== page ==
·      Seizures and panic attacks must be treated with benzodi-azepines; dystonic reactions respond to diphenhydramine (5 to 50 mg IV over 2 minutes) or benztropine.

·      Droperidol intravenous administration as a pre-anaesthetic agent in doses of 75 mcg/kg has been reported to be effec-tive in reducing the incidence of psychotomimetic and circulatory side effects of ketamine. However, based on cases of QT prolongation and/or torsades de pointes in patients receiving droperidol at doses at or below recom-mended dosing, it should be reserved for use in patients who fail to show an acceptable response to other agents.

·      Alpha and beta blocking agents, benzodiazepines, and vera-pamil have been shown to block cardiovascular stimulation. Pulmonary hypertension and pulmonary oedema may be reversed by fentanyl.

·      There is evidence to suggest that 4-aminopyridine reverses most of the effects of ketamine toxicity.

·      Atropine or glycopyrrolate can help in reducing tracheo-bronchial secretions.

·              Physostigmine has been suggested in the management of phencyclidine overdose, but there is little evidence that indicates physostigmine is of value in the treatment of ketamine overdose and it is NOT recommended.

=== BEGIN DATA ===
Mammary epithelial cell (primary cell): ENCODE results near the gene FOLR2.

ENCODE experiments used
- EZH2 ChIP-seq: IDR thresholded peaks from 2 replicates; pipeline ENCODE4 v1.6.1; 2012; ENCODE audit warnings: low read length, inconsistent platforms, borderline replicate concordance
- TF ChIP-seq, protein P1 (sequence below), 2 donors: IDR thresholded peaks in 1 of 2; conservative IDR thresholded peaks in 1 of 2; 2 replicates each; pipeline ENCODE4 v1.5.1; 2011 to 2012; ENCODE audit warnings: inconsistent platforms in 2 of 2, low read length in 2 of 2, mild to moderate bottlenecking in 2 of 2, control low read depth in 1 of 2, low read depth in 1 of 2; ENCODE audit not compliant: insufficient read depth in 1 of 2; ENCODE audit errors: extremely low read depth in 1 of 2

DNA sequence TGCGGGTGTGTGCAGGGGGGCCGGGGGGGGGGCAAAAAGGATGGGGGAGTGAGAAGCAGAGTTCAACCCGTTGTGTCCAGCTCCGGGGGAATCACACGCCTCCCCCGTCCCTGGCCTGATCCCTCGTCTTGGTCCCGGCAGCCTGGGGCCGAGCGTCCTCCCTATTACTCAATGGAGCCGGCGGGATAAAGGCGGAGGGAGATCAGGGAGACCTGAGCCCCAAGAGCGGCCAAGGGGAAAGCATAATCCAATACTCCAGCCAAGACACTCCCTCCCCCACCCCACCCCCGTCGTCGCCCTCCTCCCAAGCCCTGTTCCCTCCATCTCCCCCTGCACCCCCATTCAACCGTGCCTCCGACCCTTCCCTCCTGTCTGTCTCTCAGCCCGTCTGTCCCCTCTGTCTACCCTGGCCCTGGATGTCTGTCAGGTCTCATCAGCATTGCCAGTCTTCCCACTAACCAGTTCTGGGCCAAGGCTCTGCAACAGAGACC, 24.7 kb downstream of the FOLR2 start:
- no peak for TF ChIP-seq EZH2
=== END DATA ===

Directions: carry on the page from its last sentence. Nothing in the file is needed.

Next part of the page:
Forensic Issues

·              Ketamine is increasingly gaining popularity as a recre- ational drug and is employed in “rave” parties for its disso- ciative hallucinatory effects. It is usually taken intranasally or by inhalation, but may also be injected (IM or IV). It is |most commonly taken in powdered form and either mixed in a drink or snorted.

·              Slang names: K, Kay, K-amine, Special K, Vitamin K, Ketaset, Green, Jet, Mauve, Purple, Special LA coke, Super acid, Super C.

·              Ketamine has become popular in the teen and young adult culture because of its unique combination of hypnotic, analgesic and amnesic effects with limited respiratory depression. It can produce a "dissociative" effect which is characterised by analgesia and amnesia without causing a loss of consciousness. Users describe the effects of ketamine as an “out of body” experience or “near death”, characterised by exhilarating sensations of immobility and a disregard for death.

·              Other common effects include tachycardia, altered mental status, anxiety, palpitations, slurred speech, hallucinations, nystagmus, mydriasis, mild hypertension, and chest pain. Ketamine may produce bronchodilation and increased salivary and tracheobronchial secretions. Confusion, vomiting and memory loss are less common. Rarely seizures, polyneuropathy, or respiratory arrest may occur. Epistaxis and anosmia (loss of sense of smell) have been reported following chronic snorting of ketamine. Death is rare following ketamine abuse or overdose.

·     Ketamine crosses the placenta. Severe adverse effects on the infant, including respiratory depression, have been reported following ketamine use for obstetric analgesia.